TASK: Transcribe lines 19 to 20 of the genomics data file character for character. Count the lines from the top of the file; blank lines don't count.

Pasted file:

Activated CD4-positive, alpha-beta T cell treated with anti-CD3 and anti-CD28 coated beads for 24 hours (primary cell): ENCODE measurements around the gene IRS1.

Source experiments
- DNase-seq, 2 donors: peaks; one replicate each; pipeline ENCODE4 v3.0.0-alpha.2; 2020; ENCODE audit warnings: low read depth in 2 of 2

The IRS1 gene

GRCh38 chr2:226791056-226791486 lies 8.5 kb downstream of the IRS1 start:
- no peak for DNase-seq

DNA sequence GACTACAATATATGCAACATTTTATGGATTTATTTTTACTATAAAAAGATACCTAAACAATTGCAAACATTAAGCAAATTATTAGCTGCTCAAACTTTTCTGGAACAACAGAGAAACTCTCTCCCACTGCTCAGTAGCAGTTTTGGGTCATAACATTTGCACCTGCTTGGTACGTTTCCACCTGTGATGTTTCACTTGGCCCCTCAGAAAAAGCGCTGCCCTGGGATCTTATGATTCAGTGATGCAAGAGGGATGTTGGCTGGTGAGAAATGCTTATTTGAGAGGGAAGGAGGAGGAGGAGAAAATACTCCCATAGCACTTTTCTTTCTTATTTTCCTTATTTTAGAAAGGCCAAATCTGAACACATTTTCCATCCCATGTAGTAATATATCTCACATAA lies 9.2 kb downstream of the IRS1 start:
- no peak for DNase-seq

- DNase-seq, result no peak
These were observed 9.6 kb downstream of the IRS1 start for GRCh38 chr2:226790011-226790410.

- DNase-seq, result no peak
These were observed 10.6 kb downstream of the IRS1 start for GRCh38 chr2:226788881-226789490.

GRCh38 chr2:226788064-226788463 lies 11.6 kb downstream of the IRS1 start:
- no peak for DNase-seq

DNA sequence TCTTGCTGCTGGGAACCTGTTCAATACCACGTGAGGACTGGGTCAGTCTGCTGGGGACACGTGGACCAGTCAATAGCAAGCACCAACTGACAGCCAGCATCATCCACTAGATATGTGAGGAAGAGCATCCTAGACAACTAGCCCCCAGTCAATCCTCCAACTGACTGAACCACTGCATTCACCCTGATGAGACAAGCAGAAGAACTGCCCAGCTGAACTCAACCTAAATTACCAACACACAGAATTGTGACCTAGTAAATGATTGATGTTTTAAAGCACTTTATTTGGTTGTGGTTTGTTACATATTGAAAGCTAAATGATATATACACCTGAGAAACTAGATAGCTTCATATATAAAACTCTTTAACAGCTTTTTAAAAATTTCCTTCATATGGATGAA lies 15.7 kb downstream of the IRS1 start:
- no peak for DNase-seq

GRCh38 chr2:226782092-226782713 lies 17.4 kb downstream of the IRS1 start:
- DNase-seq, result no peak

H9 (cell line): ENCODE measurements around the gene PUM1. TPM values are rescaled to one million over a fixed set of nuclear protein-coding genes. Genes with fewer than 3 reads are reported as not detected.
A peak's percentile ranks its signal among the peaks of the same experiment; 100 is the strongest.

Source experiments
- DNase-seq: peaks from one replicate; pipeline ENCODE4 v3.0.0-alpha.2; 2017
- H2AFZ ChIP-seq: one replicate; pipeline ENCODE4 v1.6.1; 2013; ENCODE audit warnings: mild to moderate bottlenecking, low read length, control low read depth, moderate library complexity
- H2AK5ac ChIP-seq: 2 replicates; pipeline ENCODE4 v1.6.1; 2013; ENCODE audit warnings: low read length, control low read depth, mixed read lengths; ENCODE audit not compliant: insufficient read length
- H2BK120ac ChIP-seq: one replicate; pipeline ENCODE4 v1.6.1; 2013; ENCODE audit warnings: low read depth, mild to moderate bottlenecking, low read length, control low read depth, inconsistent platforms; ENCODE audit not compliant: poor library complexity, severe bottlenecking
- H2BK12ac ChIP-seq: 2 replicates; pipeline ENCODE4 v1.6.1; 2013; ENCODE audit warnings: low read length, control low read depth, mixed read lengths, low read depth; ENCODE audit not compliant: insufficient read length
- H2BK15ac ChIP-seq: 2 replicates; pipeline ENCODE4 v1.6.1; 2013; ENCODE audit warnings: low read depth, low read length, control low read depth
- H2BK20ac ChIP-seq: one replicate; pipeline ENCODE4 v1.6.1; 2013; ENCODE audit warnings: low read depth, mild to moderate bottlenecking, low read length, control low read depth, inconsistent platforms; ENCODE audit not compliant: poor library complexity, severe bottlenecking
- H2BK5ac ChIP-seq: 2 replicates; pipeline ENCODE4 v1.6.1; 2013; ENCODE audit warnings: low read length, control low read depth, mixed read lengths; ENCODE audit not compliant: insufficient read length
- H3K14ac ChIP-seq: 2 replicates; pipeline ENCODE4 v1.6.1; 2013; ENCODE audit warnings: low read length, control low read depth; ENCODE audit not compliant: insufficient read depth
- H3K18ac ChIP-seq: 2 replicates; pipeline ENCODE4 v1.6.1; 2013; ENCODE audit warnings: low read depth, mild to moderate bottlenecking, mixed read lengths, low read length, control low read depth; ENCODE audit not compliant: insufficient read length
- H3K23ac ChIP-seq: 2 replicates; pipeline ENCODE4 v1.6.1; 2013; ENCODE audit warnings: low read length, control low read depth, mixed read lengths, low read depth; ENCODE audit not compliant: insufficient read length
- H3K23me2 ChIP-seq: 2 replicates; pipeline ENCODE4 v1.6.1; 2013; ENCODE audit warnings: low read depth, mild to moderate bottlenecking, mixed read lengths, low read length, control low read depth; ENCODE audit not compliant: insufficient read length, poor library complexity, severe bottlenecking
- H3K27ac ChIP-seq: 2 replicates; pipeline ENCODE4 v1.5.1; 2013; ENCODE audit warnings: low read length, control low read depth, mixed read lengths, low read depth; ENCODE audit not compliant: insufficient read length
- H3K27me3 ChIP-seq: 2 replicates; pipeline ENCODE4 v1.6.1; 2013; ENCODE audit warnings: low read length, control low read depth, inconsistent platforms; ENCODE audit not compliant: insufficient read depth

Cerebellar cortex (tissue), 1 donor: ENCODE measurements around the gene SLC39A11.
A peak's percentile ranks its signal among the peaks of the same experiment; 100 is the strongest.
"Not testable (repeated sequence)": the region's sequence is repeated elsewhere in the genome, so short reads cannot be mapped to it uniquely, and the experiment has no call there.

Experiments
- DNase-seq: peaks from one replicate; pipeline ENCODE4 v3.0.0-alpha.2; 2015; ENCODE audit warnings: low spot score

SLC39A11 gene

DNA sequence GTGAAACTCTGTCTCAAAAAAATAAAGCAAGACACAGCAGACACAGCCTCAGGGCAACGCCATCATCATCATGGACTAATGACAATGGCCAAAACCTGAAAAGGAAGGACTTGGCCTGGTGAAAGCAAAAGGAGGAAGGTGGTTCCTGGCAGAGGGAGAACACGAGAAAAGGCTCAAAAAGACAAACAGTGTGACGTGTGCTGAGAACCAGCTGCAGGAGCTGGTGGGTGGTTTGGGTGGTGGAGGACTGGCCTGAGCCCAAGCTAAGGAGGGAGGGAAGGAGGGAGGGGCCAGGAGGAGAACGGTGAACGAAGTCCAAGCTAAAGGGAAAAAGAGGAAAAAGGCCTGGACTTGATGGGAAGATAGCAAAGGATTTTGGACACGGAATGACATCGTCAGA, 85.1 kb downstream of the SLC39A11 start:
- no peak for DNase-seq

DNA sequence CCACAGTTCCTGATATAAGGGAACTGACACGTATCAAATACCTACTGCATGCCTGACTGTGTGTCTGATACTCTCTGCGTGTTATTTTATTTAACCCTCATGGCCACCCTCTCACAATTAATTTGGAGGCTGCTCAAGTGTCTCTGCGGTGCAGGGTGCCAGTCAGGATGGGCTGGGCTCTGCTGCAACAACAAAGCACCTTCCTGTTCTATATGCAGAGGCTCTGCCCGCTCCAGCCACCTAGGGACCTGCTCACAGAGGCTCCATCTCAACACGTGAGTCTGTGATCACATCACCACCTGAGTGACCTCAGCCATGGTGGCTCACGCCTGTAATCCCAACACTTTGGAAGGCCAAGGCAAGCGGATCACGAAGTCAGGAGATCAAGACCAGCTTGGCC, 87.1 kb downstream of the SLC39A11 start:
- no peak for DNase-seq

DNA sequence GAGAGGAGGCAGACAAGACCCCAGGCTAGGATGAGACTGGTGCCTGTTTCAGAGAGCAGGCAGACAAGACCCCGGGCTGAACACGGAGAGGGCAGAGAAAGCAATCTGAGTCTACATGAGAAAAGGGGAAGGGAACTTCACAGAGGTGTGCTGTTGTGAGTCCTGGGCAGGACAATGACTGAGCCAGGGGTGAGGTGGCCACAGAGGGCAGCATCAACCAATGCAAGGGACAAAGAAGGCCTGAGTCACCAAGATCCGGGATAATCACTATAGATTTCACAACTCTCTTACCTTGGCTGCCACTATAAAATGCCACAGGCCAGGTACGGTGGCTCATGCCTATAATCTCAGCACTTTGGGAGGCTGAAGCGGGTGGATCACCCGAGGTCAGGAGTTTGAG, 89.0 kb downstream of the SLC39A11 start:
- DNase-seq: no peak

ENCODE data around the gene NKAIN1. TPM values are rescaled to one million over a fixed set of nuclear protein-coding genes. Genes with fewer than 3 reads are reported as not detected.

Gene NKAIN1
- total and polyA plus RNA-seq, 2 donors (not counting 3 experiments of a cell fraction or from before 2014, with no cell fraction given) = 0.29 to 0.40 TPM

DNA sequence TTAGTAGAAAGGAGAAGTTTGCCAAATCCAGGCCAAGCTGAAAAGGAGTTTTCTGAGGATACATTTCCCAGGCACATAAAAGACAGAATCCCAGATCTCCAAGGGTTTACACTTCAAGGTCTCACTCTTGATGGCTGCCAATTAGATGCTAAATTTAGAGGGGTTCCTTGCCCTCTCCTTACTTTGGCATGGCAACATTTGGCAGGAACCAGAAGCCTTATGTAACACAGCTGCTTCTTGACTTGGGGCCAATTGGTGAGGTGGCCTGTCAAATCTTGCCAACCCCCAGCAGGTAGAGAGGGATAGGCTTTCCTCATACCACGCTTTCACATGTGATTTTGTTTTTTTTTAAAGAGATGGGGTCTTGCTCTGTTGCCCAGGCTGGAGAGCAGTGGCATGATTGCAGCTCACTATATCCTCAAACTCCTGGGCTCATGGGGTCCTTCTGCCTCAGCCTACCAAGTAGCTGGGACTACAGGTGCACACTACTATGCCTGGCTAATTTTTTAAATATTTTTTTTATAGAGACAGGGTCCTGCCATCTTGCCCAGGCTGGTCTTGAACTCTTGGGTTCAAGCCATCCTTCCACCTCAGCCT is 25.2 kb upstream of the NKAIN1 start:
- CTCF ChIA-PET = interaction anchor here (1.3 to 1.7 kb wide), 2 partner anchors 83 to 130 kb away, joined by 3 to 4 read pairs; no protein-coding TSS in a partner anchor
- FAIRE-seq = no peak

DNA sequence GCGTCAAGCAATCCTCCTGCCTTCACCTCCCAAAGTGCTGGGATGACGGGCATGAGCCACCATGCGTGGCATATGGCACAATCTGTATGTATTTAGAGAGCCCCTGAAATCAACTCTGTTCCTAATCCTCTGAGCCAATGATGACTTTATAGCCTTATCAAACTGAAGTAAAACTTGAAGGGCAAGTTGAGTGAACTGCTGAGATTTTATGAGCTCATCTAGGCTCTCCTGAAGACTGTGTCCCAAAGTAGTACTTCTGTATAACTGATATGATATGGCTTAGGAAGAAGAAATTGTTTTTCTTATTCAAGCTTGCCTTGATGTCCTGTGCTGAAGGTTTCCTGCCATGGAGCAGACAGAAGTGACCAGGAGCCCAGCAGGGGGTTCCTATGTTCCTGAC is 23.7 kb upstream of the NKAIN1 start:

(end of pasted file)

H9 (cell line): ENCODE measurements around the gene PUM1. TPM values are rescaled to one million over a fixed set of nuclear protein-coding genes. Genes with fewer than 3 reads are reported as not detected.
A peak's percentile ranks its signal among the peaks of the same experiment; 100 is the strongest.